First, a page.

As a result of the partial compartmentalization of the deplating cathode it is ensured that metal which is deposited thereon in a partly uncontrolled form, drops off and is conveyed around with the treatment medium. Both in connection with the contacting of the articles and the galvano-coating of the articles and in the conveying systems problems can then arise prior to deposition or filtering off thereof. The semipermeable partition ensures that these metal particles or fragments remain in an area separate from the remaining treatment medium and can be removed therefrom.
Demetallization or deplating is very effective and leads to numerous advantages, because it permits a long useful life for the plant without any intermediate maintenance for the cleaning of contact faces and the like. When somewhat lower demands are made, the undesired metallizing of the contacting faces could also be introduced in that the flow of current, possibly through very short contact sectors in the circumferential direction and correspondingly narrow commutation, reduces the connection to the power supply to such a small area that the undesired metallization of these faces is reduced. In conjunction with the remaining measures, e.g. a substantial compartmentalization of the contacting chambers, etc., a successful result could be achieved compared with the prior art without any active demetallization or deplating.
Thus, the invention leads to a continuous galvanizing or electroplating plant, in which the problem of undesired metal application to the contact faces is avoided, which occurs in the case of rolling contacting of the article to be plated, e.g. a printed circuit board. For this purpose on contact rollers or disks individual contact sectors could be provided, which are alternately anodically and cathodically supplied with current by a commutator located outside the treatment chamber. If these mutually overlapping, e.g. displaced in sloping, arrow-shaped or step-like manner, it is possible to ensure a continuous contacting with respect to the article. Contacting can take place in a lateral portion of the treatment chamber, which is admittedly filled with the treatment fluid, but is substantially shielded with respect thereto, so that the metal application tendency is reduced. A semipermeable partition can in particular protect the contact faces from being contaminated by particles detached from the auxiliary cathode for deplating purposes.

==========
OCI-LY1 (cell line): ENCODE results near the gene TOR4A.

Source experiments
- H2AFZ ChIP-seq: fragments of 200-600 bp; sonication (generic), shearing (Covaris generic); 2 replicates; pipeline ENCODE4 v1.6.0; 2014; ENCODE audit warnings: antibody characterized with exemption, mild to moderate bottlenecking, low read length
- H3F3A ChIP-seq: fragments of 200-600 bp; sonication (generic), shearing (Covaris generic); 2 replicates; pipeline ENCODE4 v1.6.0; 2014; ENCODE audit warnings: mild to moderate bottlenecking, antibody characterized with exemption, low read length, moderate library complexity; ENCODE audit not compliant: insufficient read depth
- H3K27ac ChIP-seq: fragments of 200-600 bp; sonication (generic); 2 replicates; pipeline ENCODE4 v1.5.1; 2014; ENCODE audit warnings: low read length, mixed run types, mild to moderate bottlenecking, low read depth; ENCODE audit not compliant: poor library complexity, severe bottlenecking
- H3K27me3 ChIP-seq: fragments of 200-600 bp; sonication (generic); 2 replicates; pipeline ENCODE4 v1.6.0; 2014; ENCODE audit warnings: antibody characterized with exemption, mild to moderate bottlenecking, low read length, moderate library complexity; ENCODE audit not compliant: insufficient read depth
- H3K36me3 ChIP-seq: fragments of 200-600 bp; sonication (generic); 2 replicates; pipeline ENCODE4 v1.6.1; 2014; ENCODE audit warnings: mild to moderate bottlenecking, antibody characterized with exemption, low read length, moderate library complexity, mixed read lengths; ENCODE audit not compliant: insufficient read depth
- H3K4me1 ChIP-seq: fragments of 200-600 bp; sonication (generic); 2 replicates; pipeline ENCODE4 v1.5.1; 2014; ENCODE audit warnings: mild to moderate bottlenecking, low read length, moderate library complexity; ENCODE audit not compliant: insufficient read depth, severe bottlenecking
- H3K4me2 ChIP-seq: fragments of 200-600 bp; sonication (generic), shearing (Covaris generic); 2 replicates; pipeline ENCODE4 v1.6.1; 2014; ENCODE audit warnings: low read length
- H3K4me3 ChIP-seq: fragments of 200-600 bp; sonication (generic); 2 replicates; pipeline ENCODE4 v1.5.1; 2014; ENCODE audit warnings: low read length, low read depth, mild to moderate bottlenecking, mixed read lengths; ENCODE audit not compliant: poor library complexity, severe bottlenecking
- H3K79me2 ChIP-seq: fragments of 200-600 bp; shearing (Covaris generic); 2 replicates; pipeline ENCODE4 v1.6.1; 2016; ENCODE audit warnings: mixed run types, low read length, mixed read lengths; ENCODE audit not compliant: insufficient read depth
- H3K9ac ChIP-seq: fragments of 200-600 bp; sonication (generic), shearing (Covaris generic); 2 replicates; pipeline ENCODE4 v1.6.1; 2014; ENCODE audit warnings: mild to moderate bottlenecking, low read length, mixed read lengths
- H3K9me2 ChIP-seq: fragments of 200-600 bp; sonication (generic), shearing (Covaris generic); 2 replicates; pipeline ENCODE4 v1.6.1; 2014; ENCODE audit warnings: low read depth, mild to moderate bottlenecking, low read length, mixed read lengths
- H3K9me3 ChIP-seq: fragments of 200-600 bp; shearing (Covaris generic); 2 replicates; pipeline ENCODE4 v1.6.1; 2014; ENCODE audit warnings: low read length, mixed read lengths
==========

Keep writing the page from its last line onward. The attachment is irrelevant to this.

As can be gathered from the claims, the introduction to the specification and the statements made hereinafter, the application of the invention is not restricted to the deposition of metals from the electrolyte on articles. In the case of a corresponding polarity reversal, the apparatus according to the invention can also be used for metal removal, i.e. for transferring metal ions into electrolytes, as well as for electrolytic degreasing.